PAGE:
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Abstract Detail

Conservation Biology

Clark, Michelle [1], Kishida, Wendy [2], Mottley, Chris [3], Menard, Trae [4].

Saving the Hotspot: Rare Plant Conservation on the Island of Kauai.

Kauai is the oldest and most isolated of the eight main Hawaiian Islands. Because of its age and isolation, Kauai is a hotspot of global magnitude for plant diversity. There are more endemic (570; 225 are only known from Kauai) and endangered plant taxa (142; 13 of which are presumed extirpated in the wild) on Kauai than any other island in the Hawaiian archipelago. Kauai’s remnant mesic forests contain more endangered species per unit area than any other region in the United States. Approximately 70 of Kauai’s plant taxa are on the verge of extinction. These species, which have fewer than 50 reproductive individuals in the wild, are the focus of the Plant Extinction Prevention Program (PEP). The statewide PEP Program was created to protect these taxa through collaboration with private, state, and federal landowners, land managers, researchers, and other partners. Threats to native plant taxa on Kauai include habitat degradation by feral ungulates (pigs, goats and black-tailed deer) and invasive plants as well as predation by rats and slugs. Preservation of Kauai’s biodiversity requires both landscape-level ecosystem restoration and species-specific actions. Landscape-level actions include ungulate proof fencing and control of non-native, ecosystem-altering, invasive species. Species-specific actions include protection of wild populations, botanical surveys, collection, propagation and reintroduction. Landscape-level and species-specific actions have been implemented for over 30 PEP taxa. Conservation measures for these taxa have been conducted in several ecosystem types including; coastal, lowland and montane mesic forest, lowland and montane wet forest, and lowland and montane bogs. Reintroduced plants are monitored for life history stage,condition and survivorship. Implementation and success are greatly dependent on collaboration between the PEP Program, state, federal, non-profit organizations, private landowners and the local community.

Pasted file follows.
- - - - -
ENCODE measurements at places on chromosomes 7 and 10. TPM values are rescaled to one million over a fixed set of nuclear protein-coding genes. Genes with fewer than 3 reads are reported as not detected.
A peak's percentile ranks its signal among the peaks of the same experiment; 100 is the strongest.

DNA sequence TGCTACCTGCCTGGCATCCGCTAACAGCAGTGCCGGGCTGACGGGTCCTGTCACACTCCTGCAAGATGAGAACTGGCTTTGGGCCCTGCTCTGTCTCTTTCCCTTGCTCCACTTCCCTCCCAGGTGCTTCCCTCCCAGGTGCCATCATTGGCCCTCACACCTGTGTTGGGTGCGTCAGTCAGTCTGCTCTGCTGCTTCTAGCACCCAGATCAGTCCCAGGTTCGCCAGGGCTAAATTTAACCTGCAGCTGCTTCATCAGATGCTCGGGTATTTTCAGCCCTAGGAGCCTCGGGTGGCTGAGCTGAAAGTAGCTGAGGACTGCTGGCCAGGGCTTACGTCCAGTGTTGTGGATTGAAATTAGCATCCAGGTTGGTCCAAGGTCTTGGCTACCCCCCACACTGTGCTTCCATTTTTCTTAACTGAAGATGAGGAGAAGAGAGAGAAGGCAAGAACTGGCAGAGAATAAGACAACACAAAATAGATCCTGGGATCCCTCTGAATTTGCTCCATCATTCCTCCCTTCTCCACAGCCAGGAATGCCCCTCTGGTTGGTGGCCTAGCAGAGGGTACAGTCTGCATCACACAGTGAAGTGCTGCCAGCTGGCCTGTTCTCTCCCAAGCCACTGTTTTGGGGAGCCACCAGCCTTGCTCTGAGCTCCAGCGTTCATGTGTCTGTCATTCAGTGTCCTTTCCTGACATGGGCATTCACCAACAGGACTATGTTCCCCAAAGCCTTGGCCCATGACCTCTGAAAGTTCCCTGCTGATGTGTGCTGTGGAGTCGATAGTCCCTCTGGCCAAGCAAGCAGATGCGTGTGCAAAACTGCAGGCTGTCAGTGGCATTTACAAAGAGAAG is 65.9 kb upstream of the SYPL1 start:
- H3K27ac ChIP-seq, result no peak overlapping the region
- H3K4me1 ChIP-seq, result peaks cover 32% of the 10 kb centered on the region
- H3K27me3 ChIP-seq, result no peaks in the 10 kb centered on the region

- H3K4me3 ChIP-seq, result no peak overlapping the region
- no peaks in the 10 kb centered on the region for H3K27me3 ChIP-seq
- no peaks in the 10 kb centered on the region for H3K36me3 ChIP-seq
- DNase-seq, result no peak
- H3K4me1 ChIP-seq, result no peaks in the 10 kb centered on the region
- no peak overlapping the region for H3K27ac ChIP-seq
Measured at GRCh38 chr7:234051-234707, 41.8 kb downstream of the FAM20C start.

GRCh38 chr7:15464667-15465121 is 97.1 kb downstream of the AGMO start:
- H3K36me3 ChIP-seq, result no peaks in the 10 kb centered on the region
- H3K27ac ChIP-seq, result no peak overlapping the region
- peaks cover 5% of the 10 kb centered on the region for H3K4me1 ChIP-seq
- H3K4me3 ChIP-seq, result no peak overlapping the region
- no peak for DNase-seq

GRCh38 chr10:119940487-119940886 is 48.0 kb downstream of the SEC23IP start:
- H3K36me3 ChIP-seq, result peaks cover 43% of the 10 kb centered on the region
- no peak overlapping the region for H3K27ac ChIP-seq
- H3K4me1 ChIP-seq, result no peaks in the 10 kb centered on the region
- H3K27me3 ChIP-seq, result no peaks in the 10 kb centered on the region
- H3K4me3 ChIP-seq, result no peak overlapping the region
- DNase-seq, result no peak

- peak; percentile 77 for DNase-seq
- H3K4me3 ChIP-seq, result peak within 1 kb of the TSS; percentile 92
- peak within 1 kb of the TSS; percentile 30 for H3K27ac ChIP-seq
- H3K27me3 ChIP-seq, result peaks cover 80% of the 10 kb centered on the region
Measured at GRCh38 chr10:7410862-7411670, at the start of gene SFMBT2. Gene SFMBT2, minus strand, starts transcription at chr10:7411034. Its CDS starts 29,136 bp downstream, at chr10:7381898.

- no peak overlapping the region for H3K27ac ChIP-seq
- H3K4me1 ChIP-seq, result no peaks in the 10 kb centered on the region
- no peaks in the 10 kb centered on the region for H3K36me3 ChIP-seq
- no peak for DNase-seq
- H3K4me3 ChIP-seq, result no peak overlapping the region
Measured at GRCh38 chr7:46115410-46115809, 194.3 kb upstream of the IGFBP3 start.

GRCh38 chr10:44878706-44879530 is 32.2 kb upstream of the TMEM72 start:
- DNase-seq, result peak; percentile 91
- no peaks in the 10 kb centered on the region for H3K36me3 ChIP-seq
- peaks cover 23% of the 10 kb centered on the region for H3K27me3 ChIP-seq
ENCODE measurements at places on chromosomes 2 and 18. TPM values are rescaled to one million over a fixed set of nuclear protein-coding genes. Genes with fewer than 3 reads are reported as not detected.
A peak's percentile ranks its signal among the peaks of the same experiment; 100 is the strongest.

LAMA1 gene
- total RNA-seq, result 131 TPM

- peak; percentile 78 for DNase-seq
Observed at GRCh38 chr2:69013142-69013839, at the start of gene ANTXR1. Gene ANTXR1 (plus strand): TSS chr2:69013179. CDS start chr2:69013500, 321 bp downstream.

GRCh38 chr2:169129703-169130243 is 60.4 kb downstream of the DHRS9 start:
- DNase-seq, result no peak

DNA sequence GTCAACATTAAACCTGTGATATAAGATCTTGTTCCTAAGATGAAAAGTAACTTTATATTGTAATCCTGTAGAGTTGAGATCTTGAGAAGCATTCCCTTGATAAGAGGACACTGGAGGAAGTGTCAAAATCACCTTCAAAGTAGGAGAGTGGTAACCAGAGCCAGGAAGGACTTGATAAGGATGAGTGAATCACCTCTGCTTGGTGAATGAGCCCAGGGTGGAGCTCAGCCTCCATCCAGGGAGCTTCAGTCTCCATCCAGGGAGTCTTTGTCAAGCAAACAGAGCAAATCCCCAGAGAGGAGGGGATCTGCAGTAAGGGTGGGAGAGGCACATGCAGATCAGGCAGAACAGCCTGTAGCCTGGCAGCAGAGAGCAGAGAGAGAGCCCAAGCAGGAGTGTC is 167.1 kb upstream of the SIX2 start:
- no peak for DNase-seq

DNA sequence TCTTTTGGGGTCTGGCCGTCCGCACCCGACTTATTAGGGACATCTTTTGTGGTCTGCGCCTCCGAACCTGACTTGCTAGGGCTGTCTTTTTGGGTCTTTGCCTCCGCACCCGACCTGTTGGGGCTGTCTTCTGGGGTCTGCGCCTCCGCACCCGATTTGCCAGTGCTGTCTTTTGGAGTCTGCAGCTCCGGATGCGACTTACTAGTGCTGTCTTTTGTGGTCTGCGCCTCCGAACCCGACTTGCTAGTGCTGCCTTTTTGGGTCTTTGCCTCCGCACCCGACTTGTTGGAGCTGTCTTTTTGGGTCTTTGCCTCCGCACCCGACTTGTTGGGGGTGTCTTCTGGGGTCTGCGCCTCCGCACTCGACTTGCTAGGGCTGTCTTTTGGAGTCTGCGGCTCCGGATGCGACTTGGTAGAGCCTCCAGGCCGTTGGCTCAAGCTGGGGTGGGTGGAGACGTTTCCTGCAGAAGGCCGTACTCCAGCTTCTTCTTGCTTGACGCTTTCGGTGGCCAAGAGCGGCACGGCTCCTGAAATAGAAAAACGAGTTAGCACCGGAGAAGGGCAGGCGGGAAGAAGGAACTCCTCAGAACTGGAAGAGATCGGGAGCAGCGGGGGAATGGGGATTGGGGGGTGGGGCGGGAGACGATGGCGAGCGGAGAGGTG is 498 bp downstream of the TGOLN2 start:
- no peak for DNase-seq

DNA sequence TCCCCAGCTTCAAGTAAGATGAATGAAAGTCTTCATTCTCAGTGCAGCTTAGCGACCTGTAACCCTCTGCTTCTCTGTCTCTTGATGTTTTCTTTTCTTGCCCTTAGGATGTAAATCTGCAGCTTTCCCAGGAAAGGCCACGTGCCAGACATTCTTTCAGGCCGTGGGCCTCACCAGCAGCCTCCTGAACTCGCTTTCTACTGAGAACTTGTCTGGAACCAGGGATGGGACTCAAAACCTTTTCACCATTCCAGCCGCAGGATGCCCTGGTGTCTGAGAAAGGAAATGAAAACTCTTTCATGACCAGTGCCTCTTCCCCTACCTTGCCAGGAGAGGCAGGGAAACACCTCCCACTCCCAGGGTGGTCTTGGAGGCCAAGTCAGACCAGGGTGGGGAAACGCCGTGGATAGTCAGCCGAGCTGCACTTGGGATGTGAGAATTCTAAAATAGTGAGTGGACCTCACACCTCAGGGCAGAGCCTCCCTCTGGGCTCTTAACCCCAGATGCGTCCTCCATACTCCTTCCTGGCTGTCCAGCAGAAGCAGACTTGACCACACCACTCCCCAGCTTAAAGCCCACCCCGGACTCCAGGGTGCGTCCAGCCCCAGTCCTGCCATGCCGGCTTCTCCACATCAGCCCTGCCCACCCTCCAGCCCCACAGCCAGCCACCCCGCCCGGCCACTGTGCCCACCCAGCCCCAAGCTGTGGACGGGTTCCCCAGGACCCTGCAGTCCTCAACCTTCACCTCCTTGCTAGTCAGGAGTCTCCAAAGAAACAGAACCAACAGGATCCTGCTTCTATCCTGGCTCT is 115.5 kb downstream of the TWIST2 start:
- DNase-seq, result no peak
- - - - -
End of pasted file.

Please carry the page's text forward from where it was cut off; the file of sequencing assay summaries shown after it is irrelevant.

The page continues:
Broader Impacts:

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1 - U.S. Fish and Wildlife Service, Pacific Islands Fish and Wildlife Office, 7370-K Kuamoo Rd, Kapaa, HI, 96746, United States
2 - Kauai Plant Extinction Prevention Prorgam, c/o National Tropical Botanical Garden, 3530 Papallina Road, Kalaheo, HI, 96741, USA
3 - State of Hawaii, Division of Forestry and Wildlife, Department of Land and Natural Resources, 3060 Eiwa St, Rm 306, Lihue, HI, 96766, USA
4 - The Nature Conservancy, Hawaii Program, 4371 Puaole Street,Suite C, Lihue, HI, 96766, United States

endangered species

Presentation Type: Poster:Posters for Topics
Session: P
Location: Battelle South/Convention Center
Date: Monday, July 9th, 2012
Time: 5:30 PM
Number: PCB007
Abstract ID:594

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